Are you keeping your betta at the right temperature? Depending on their species, various betta fish require different water temperatures. And if your betta is living in an aquarium with the incorrect temperature, it can be detrimental to their health—or even cause death.
In this article, you’ll learn what happens to your better fish when the water temperature isn’t right, how to maintain the right temperature, and what to do if things go wrong.
Betta Fish Temperature Sensitivity
Being cold-blooded, bettas rely on a specific water temperature to survive. In the wild, bettas live in tropical waters with a stable water temperature of 75-80 degrees Fahrenheit (24-27 degrees Celsius), so it’s important to duplicate this temperature for optimal care.
What Is the Ideal Temperature Range for Betta Fish?
The ideal betta fish temperature is 75-80 degrees Fahrenheit (24-27 degrees Celsius). This is the temperature range of the tropical and subtropical waters of their natural habitat.
Having said this, there are 73 species of betta fish. And while this temperature range works fine for all species, each species has its sweet spot. The following are the most common betta species kept and their temperature preference:
Betta splendens is the most common betta species kept. It’s the domesticated version of its wild counterpart. Because they are captive-bred, we don’t have a natural temperature range for them. I recommend keeping them at a water temperature between 75-82 degrees Fahrenheit (24-28 Celsius).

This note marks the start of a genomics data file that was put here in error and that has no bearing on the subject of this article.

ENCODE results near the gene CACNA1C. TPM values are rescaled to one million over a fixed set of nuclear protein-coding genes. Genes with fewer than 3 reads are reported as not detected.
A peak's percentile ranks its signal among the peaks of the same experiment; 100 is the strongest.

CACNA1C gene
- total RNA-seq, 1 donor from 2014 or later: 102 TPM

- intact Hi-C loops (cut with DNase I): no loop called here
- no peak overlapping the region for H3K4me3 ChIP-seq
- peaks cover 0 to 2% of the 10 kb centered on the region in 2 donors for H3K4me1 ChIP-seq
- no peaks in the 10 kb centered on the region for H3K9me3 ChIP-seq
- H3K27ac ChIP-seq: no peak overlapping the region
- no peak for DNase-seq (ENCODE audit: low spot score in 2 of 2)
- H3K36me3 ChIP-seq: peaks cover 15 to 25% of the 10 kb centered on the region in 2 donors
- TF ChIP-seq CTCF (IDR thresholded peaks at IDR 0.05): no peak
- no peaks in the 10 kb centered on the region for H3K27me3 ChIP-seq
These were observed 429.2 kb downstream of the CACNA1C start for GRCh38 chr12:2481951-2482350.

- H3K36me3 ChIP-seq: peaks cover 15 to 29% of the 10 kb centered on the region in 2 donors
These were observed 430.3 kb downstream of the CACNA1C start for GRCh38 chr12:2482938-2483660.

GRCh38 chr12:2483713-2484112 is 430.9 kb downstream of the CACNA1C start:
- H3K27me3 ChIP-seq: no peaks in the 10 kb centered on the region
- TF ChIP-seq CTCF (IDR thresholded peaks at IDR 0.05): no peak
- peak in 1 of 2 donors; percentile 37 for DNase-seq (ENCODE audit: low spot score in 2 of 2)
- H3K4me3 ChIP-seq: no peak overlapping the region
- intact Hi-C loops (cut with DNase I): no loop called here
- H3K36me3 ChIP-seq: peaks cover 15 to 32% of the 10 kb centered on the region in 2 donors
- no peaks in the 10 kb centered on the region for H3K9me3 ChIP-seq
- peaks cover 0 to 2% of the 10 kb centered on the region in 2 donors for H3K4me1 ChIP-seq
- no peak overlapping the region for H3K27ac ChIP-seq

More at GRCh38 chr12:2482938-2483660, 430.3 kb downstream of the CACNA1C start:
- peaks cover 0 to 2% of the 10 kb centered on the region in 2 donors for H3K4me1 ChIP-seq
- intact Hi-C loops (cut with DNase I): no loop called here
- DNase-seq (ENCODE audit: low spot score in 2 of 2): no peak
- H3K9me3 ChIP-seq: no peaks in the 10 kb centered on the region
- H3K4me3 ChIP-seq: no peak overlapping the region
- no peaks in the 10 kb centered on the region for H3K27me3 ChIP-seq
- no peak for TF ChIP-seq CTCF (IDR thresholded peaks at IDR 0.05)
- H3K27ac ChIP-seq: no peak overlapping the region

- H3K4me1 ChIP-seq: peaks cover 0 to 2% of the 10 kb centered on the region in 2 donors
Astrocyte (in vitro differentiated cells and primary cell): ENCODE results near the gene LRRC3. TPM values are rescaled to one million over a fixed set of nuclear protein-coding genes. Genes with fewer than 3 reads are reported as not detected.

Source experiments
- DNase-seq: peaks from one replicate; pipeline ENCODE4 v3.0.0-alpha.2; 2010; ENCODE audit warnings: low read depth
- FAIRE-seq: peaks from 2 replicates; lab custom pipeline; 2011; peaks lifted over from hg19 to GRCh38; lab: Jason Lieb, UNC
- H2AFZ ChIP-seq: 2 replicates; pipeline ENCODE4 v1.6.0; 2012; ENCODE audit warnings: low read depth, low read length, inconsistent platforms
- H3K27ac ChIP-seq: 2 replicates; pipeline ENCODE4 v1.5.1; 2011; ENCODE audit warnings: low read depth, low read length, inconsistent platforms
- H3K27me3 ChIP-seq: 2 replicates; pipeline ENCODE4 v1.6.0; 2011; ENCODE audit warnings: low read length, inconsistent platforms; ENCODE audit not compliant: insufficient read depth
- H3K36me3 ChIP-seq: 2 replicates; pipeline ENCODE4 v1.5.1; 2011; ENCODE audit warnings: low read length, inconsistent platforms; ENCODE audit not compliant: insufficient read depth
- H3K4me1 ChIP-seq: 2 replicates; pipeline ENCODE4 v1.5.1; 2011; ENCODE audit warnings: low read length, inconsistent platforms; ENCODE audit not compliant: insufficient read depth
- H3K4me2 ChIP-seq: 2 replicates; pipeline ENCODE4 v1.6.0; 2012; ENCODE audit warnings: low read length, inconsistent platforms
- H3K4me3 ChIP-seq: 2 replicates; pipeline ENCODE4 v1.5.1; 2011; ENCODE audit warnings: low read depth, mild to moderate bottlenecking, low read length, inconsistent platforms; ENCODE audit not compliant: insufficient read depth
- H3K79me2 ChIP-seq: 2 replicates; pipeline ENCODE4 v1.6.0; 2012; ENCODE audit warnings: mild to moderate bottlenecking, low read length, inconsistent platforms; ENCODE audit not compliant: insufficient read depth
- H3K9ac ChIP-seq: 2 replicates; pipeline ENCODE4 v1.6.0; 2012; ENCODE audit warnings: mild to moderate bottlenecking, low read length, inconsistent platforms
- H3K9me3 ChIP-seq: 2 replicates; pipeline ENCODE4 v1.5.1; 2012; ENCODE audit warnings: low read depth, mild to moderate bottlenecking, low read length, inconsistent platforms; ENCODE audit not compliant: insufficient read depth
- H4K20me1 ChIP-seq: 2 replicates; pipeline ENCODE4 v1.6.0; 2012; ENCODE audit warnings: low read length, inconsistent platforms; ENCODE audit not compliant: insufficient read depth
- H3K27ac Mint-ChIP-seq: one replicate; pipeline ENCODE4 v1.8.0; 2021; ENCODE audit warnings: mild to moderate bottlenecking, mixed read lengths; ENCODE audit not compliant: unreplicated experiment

Also known as the crescent betta or peaceful beta, betta imbellis hasn’t been domesticated. It is a wild species. It is found in the marshes of Sumatra, Malaysia, and Thailand. It does best at a temperature between 72-80 degrees Fahrenheit (22-27 Celsius).
Betta macrostoma, also known as the Brunei beauty or spotfin betta, is domesticated, but less commonly kept. It’s found in parts of Borneo and prefers cooler temperatures, 74-76 degrees Fahrenheit (23-24 Celsius).
Betta hendra is also found in parts of Borneo, in the peat swamp forest of the region. This species prefers cooler waters, with ideal temperatures around 74-76 degrees Fahrenheit (23-24 Celsius).
🐠Discover where betta fish come from and how their roots impact their behavior and temperature needs.
What Temperature Do Betta Fish Need in Celsius?
The general temperature range for bettas is 24-27 degrees Celsius.
What Happens When the Temperature Is Out of This Range?
Water temperatures outside the range of 75-80 Fahrenheit (24-27 degrees Celsius) can lead to health issues like a slowed-down metabolism, lack of oxygen, or death. Let’s look at what happens to bettas when the water temperature fluctuates:
When the Water Is Too Hot…
If the water is too hot, your betta’s metabolism will increase.
Also because high water temperatures hold less oxygen, your betta will breathe more rapidly but consume less oxygen. This will lead to your betta spending most of its time at the surface of the water, where oxygen is more available. It also may swim erratically. All of this can create stress for them and take a negative toll on their overall health and well-being.
When the Water is Too Cold…
Your betta’s metabolism will slow down if the water temperature is below the ideal range. Your fish will become lethargic, which can lead to stress. The betta may spend most of its time at the bottom of your tank and have trouble breathing. Because the betta lacks energy, it will be more vulnerable to disease or infections.
Is 82 Degrees Too Hot for a Betta Fish?
Yes, 82 degrees is too hot for a betta fish. The ideal betta fish temperature ranges from 75-80 degrees Fahrenheit (24-27 degrees Celsius). It could lead to breathing problems, increased metabolism, hyperactivity, and burnout.
Is 75 Degrees Too Cold for a Betta?